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Chassis stiffening for street car

Posted: Tue Feb 21, 2017 7:23 pm
by tomhorn1913

I'll apologize in advance if this was discussed last week. I DO use the search function, but perhaps I don't use the proper key words. At any rate, I didn't find as much info as I had hoped, so let's rehash it.

The platform is a '64-5 Falcon hardtop. I've read these are second only to convertible in terms of lack of rigidity, because of the absence of a "B" pillar. This is just a street car, so even if it were open-tracked, it would be once-in-a-lifetime, & just fun, not competitive. I plan to stick to stock type suspension & pick-up points, so no concern about trying to fit an F1 chassis underneath. I'm trying to turn a 50 year-old chassis into a modern daily driver, since we can do that here in the Garden of Eden, in southern AZ.

So, given these milquetoast parameters, what do the you guys (& gals) recommend to make this uni-body sufficiently rigid? I'm willing to add as much weight as needed to accomplish a stiffer platform, but I would prefer to avoid redundancy & unnecessary tonnage. Since it IS a street car, I don't figure I need the 99th percentile of stiffness, but 75-80% sounds pretty good.

Are subframe connectors enough? Any preference on type or manufacturer? Is some sort of roll bar or cage in order? I don't mind climbing over bars. If so, how much bar/cage? Rear pick-ups behind rear shackles? Through the firewall to the front rails, or is behind the dash sufficient? Please tell me about your experiences from the good old days.

And THEN...

I can't help but think about things like the geometry of the Fox rear suspension. Built-in bind. Is there any reason NOT to work toward a reasonably rigid platform for the mid-60s Falcon? Are there issues that will be exacerbated by reducing the platform flex?

It never ends, does it?

Much obliged,

Re: Chassis stiffening for street car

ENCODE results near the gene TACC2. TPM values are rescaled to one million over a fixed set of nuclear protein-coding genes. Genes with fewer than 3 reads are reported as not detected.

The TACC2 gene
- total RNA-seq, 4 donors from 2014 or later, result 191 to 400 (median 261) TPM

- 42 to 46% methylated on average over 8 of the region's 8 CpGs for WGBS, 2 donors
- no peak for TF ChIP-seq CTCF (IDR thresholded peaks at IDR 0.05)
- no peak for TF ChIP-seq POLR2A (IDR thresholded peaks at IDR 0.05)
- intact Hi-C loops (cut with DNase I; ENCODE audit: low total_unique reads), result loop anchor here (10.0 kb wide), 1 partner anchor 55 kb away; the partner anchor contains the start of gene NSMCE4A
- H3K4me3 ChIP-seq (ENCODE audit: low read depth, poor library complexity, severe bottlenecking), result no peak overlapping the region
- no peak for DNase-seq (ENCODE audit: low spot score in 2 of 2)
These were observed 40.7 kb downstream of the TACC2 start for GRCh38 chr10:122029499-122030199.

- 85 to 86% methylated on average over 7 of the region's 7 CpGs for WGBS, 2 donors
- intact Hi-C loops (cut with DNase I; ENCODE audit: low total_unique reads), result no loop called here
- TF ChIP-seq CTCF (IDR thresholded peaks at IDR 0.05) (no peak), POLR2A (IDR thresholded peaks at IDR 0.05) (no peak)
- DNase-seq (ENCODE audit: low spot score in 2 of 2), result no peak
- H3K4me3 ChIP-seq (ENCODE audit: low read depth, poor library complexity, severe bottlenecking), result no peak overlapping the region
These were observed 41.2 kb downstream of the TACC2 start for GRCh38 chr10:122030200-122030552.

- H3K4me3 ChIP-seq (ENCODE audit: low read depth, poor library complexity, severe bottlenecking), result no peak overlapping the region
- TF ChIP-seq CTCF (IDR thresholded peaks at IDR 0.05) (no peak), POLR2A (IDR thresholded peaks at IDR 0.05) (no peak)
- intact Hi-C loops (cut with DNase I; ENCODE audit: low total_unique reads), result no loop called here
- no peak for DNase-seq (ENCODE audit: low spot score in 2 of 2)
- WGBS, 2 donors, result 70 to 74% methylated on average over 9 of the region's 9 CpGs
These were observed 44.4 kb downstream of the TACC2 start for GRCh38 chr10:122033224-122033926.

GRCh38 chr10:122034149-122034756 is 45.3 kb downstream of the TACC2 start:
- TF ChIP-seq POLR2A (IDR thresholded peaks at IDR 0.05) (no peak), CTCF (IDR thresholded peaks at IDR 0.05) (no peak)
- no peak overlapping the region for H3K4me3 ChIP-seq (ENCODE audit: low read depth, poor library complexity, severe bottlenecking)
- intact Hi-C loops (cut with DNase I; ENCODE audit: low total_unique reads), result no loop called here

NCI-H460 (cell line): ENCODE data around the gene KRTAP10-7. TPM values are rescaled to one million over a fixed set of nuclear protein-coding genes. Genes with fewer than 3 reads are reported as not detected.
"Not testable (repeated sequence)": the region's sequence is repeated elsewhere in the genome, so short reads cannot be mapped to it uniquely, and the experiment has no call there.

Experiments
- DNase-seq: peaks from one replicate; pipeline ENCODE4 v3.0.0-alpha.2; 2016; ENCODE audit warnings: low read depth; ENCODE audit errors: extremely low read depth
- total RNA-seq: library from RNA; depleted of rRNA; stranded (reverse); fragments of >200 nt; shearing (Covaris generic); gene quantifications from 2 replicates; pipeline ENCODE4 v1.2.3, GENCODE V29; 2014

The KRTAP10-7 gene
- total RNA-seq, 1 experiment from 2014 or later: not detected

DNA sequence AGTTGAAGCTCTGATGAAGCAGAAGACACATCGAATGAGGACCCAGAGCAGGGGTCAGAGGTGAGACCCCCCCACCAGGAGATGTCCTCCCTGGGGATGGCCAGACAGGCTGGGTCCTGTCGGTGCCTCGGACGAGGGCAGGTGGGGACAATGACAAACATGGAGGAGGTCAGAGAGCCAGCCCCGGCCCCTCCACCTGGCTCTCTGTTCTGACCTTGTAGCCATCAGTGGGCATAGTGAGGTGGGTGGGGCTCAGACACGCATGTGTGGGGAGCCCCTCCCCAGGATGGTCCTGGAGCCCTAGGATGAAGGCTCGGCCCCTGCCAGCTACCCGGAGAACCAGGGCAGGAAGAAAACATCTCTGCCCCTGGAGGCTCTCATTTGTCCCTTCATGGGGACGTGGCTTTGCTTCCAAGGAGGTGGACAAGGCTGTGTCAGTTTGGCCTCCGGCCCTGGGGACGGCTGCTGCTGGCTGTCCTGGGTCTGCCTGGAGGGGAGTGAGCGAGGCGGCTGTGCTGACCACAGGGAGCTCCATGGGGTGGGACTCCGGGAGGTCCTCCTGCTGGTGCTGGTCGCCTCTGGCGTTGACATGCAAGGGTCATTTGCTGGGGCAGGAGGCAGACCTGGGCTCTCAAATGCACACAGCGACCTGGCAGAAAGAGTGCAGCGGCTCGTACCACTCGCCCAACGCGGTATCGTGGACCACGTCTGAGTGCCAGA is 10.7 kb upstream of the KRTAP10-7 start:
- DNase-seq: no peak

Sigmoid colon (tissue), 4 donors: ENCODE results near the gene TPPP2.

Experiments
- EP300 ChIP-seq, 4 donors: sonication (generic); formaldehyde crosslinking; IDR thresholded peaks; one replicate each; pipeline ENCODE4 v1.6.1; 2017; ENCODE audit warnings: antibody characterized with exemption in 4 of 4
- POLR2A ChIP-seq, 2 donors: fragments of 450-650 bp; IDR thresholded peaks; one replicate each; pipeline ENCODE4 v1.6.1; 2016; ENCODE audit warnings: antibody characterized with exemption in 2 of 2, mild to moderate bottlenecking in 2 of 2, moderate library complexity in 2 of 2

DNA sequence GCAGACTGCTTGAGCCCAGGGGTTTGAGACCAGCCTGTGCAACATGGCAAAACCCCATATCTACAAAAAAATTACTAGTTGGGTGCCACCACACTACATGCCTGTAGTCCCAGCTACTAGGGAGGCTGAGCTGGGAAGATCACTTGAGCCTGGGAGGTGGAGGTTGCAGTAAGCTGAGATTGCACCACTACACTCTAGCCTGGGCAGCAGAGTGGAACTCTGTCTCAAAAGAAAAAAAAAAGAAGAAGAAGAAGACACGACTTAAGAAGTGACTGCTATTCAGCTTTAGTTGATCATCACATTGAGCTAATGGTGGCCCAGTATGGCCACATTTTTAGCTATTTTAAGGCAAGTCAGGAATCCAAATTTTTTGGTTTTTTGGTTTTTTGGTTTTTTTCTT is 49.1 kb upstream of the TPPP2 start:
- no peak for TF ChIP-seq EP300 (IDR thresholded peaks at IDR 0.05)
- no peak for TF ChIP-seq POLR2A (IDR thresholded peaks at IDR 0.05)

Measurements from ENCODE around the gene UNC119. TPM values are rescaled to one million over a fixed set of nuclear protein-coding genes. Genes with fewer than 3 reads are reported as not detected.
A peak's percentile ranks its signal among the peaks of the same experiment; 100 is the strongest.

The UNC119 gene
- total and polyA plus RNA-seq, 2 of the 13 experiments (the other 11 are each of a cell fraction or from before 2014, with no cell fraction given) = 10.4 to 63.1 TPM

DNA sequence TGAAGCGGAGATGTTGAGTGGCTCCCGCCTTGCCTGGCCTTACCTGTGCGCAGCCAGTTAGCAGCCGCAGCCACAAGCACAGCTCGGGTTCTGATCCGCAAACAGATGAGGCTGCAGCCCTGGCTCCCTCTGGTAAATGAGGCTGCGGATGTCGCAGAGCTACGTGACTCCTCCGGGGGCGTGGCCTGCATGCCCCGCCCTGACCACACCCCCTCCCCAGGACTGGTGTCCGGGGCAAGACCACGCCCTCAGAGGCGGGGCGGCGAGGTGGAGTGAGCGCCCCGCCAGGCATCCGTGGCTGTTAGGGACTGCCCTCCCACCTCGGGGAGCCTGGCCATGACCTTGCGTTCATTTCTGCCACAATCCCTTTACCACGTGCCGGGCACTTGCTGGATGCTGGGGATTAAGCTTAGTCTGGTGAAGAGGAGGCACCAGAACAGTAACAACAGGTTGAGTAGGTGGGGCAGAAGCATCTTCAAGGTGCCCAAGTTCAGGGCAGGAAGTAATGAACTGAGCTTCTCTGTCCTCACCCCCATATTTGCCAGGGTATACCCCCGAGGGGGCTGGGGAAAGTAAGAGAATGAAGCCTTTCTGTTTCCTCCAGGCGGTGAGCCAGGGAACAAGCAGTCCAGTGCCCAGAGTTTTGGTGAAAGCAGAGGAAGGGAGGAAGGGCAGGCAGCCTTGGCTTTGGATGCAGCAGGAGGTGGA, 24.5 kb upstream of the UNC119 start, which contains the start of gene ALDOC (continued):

Posted: Wed Feb 22, 2017 9:33 am
by panic
But, mechanically, it's a Mustang, yes?

Re: Chassis stiffening for street car

Posted: Wed Feb 22, 2017 1:04 pm
by PackardV8
Seeing a '63-65 Falcon or '65-68 Mustang stripped to the tub is scary. There's nothing there but bent tin and not much of that.

Much as it will pain you, spend time on the early Mustang and Shelby sites. They've been doing it since day one and will have all the parts and procedures to make your Falcon track-worthy.

Re: Chassis stiffening for street car

Posted: Wed Feb 22, 2017 6:23 pm
by tomhorn1913

Even though the mechanicals were derived from the Falcon, the Mustang IS different. I've been doing so much reading lately
that I can't keep the sources in order, but at least two accounts I saw spoke of how the Mustang chassis was pretty darned
stiff compared to other uni-bodies of the era. I can see where the Falcon hardtop chassis might be a bit more cavernous
than the Mustang, & therefore less rigid.

I will spend a few days poring over the Mustang sites, but again, I am not trying to build a race car. I would like to transform
a mid-60s sedan into something that handles like a modern street sedan, but without the cheap-out features like McPherson
strut front end, transverse-mounted engine/fwd, etc. I will upgrade the suspension & driveline, but I prefer not to
re-configure it, unless there is good reason.


Re: Chassis stiffening for street car

Posted: Wed Feb 22, 2017 7:07 pm
by Brian P
How much engine are you planning to put in this?

The Falcons came with pretty weak sixes and small V8s, not big-block power. Are you staying there, or going big?

The leaf-sprung rear end won't have the Fox-body quadrabind issues - and even that wasn't an issue with the stock parts, which are designed to flex. It's only if you remove the designed-in ability of the arms and bushings to deflect in the ways that they NEED to deflect, that it starts binding.